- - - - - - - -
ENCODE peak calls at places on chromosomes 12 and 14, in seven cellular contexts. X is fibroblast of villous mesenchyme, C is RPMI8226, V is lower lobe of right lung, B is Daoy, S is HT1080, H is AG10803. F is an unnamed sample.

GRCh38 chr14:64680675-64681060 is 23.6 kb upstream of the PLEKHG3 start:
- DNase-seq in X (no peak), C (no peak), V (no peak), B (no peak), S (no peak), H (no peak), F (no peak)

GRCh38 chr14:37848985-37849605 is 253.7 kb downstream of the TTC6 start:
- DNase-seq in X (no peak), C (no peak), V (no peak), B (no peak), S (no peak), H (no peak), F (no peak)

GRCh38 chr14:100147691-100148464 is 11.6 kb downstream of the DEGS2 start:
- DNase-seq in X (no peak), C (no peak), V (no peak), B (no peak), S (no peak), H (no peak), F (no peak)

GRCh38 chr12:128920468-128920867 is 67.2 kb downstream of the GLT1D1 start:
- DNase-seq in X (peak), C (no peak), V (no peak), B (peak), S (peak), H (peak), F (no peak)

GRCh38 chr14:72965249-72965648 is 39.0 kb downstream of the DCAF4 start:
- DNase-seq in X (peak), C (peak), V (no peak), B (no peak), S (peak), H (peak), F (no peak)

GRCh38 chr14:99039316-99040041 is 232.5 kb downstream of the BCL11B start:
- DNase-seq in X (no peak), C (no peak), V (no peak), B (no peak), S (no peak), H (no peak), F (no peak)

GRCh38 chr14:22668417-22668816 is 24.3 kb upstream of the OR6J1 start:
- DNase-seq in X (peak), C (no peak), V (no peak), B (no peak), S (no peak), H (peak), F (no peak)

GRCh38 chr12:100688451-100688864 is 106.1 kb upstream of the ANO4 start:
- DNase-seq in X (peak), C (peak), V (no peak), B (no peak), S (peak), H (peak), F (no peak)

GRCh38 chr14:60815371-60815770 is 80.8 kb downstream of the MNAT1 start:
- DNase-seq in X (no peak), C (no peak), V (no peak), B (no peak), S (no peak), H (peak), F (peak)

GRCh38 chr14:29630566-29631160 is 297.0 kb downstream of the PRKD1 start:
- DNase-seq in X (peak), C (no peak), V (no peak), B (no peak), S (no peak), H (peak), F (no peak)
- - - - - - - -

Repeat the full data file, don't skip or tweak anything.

ENCODE peak calls at places on chromosomes 12 and 14, in seven cellular contexts. X is fibroblast of villous mesenchyme, C is RPMI8226, V is lower lobe of right lung, B is Daoy, S is HT1080, H is AG10803. F is an unnamed sample.

GRCh38 chr14:64680675-64681060 is 23.6 kb upstream of the PLEKHG3 start:
- DNase-seq in X (no peak), C (no peak), V (no peak), B (no peak), S (no peak), H (no peak), F (no peak)

GRCh38 chr14:37848985-37849605 is 253.7 kb downstream of the TTC6 start:
- DNase-seq in X (no peak), C (no peak), V (no peak), B (no peak), S (no peak), H (no peak), F (no peak)

GRCh38 chr14:100147691-100148464 is 11.6 kb downstream of the DEGS2 start:
- DNase-seq in X (no peak), C (no peak), V (no peak), B (no peak), S (no peak), H (no peak), F (no peak)

GRCh38 chr12:128920468-128920867 is 67.2 kb downstream of the GLT1D1 start:
- DNase-seq in X (peak), C (no peak), V (no peak), B (peak), S (peak), H (peak), F (no peak)

GRCh38 chr14:72965249-72965648 is 39.0 kb downstream of the DCAF4 start:
- DNase-seq in X (peak), C (peak), V (no peak), B (no peak), S (peak), H (peak), F (no peak)

GRCh38 chr14:99039316-99040041 is 232.5 kb downstream of the BCL11B start:
- DNase-seq in X (no peak), C (no peak), V (no peak), B (no peak), S (no peak), H (no peak), F (no peak)

GRCh38 chr14:22668417-22668816 is 24.3 kb upstream of the OR6J1 start:
- DNase-seq in X (peak), C (no peak), V (no peak), B (no peak), S (no peak), H (peak), F (no peak)

GRCh38 chr12:100688451-100688864 is 106.1 kb upstream of the ANO4 start:
- DNase-seq in X (peak), C (peak), V (no peak), B (no peak), S (peak), H (peak), F (no peak)

GRCh38 chr14:60815371-60815770 is 80.8 kb downstream of the MNAT1 start:
- DNase-seq in X (no peak), C (no peak), V (no peak), B (no peak), S (no peak), H (peak), F (peak)

GRCh38 chr14:29630566-29631160 is 297.0 kb downstream of the PRKD1 start:
- DNase-seq in X (peak), C (no peak), V (no peak), B (no peak), S (no peak), H (peak), F (no peak)